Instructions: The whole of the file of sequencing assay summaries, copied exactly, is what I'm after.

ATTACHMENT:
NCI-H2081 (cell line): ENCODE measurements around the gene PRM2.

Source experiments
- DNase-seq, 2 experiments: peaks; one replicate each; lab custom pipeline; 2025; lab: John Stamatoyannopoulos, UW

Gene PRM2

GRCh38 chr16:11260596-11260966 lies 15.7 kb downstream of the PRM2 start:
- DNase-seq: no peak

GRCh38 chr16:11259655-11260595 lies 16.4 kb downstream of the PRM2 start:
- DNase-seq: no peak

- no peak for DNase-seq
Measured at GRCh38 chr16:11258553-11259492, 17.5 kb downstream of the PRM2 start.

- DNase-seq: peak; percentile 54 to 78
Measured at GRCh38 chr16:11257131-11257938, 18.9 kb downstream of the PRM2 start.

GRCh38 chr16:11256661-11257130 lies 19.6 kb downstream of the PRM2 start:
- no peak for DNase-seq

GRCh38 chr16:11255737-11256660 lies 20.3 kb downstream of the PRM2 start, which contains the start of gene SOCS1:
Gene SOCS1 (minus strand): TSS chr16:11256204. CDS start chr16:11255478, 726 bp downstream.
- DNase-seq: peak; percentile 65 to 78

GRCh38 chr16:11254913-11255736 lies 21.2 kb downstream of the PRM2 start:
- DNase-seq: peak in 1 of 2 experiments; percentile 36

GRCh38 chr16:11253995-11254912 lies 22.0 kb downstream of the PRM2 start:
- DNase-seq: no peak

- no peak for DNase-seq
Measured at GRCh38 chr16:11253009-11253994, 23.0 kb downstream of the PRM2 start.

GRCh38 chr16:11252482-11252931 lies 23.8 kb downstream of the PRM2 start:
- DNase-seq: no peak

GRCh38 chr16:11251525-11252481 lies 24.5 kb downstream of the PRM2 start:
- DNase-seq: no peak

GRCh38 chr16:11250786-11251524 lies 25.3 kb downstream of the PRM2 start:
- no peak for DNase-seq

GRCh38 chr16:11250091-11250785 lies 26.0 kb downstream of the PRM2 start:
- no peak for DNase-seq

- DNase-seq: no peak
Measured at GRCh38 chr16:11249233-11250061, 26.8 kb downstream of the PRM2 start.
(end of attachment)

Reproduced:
NCI-H2081 (cell line): ENCODE measurements around the gene PRM2.

Source experiments
- DNase-seq, 2 experiments: peaks; one replicate each; lab custom pipeline; 2025; lab: John Stamatoyannopoulos, UW

Gene PRM2

GRCh38 chr16:11260596-11260966 lies 15.7 kb downstream of the PRM2 start:
- DNase-seq: no peak

GRCh38 chr16:11259655-11260595 lies 16.4 kb downstream of the PRM2 start:
- DNase-seq: no peak

- no peak for DNase-seq
Measured at GRCh38 chr16:11258553-11259492, 17.5 kb downstream of the PRM2 start.

- DNase-seq: peak; percentile 54 to 78
Measured at GRCh38 chr16:11257131-11257938, 18.9 kb downstream of the PRM2 start.

GRCh38 chr16:11256661-11257130 lies 19.6 kb downstream of the PRM2 start:
- no peak for DNase-seq

GRCh38 chr16:11255737-11256660 lies 20.3 kb downstream of the PRM2 start, which contains the start of gene SOCS1:
Gene SOCS1 (minus strand): TSS chr16:11256204. CDS start chr16:11255478, 726 bp downstream.
- DNase-seq: peak; percentile 65 to 78

GRCh38 chr16:11254913-11255736 lies 21.2 kb downstream of the PRM2 start:
- DNase-seq: peak in 1 of 2 experiments; percentile 36

GRCh38 chr16:11253995-11254912 lies 22.0 kb downstream of the PRM2 start:
- DNase-seq: no peak

- no peak for DNase-seq
Measured at GRCh38 chr16:11253009-11253994, 23.0 kb downstream of the PRM2 start.

GRCh38 chr16:11252482-11252931 lies 23.8 kb downstream of the PRM2 start:
- DNase-seq: no peak

GRCh38 chr16:11251525-11252481 lies 24.5 kb downstream of the PRM2 start:
- DNase-seq: no peak

GRCh38 chr16:11250786-11251524 lies 25.3 kb downstream of the PRM2 start:
- no peak for DNase-seq

GRCh38 chr16:11250091-11250785 lies 26.0 kb downstream of the PRM2 start:
- no peak for DNase-seq

- DNase-seq: no peak
Measured at GRCh38 chr16:11249233-11250061, 26.8 kb downstream of the PRM2 start.